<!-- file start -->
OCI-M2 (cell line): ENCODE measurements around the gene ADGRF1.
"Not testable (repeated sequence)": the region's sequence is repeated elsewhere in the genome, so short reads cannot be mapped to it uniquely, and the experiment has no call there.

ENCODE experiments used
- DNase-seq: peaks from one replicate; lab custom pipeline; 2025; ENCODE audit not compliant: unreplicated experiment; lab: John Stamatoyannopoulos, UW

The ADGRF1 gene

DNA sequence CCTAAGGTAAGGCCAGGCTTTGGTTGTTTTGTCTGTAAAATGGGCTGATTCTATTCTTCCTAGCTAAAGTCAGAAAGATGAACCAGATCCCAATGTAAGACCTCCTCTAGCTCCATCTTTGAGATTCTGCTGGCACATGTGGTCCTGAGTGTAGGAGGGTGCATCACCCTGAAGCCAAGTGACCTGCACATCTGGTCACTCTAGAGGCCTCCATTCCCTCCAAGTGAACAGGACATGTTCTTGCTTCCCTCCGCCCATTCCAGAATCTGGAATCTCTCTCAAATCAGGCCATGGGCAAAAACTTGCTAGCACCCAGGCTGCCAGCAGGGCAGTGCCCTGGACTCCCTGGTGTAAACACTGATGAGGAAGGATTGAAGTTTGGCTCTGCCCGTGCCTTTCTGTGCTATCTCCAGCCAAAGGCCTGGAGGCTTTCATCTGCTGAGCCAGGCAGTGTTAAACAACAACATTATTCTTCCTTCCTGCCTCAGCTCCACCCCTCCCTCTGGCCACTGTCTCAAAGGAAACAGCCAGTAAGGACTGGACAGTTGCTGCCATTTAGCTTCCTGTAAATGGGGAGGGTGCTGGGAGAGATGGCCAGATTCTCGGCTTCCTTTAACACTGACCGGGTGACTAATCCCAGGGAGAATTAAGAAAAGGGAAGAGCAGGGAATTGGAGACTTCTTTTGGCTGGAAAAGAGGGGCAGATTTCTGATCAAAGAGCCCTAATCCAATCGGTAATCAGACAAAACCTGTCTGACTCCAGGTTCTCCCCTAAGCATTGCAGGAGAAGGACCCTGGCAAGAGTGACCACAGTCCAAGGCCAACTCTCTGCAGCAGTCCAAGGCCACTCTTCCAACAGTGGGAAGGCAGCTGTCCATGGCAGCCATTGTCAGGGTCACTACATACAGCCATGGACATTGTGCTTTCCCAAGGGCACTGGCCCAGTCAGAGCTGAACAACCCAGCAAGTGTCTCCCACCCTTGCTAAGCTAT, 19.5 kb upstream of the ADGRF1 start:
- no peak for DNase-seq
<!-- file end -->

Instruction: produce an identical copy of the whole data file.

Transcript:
OCI-M2 (cell line): ENCODE measurements around the gene ADGRF1.
"Not testable (repeated sequence)": the region's sequence is repeated elsewhere in the genome, so short reads cannot be mapped to it uniquely, and the experiment has no call there.

ENCODE experiments used
- DNase-seq: peaks from one replicate; lab custom pipeline; 2025; ENCODE audit not compliant: unreplicated experiment; lab: John Stamatoyannopoulos, UW

The ADGRF1 gene

DNA sequence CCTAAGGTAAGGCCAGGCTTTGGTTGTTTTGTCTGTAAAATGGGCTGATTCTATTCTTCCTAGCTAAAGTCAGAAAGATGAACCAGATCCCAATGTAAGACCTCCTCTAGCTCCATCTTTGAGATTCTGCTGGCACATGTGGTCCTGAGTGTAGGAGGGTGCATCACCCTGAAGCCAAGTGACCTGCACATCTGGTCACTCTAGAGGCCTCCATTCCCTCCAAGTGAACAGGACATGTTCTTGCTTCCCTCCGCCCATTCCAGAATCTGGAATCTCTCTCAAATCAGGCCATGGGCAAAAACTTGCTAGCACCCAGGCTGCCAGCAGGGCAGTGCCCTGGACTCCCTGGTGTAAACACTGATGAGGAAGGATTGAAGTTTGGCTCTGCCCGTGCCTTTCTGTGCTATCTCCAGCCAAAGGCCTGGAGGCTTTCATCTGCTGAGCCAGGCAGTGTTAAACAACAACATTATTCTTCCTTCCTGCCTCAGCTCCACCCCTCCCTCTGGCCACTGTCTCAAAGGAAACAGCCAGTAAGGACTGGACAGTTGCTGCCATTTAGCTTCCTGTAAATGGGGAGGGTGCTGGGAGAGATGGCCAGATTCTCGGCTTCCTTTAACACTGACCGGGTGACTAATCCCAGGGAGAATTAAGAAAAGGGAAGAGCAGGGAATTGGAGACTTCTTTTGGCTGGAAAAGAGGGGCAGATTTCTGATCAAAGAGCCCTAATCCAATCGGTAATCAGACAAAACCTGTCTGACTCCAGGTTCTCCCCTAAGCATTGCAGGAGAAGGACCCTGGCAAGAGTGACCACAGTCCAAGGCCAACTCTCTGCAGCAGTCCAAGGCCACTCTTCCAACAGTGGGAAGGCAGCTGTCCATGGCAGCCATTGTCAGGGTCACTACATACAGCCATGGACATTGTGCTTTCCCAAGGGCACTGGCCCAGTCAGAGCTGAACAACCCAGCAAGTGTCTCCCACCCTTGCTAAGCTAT, 19.5 kb upstream of the ADGRF1 start:
- no peak for DNase-seq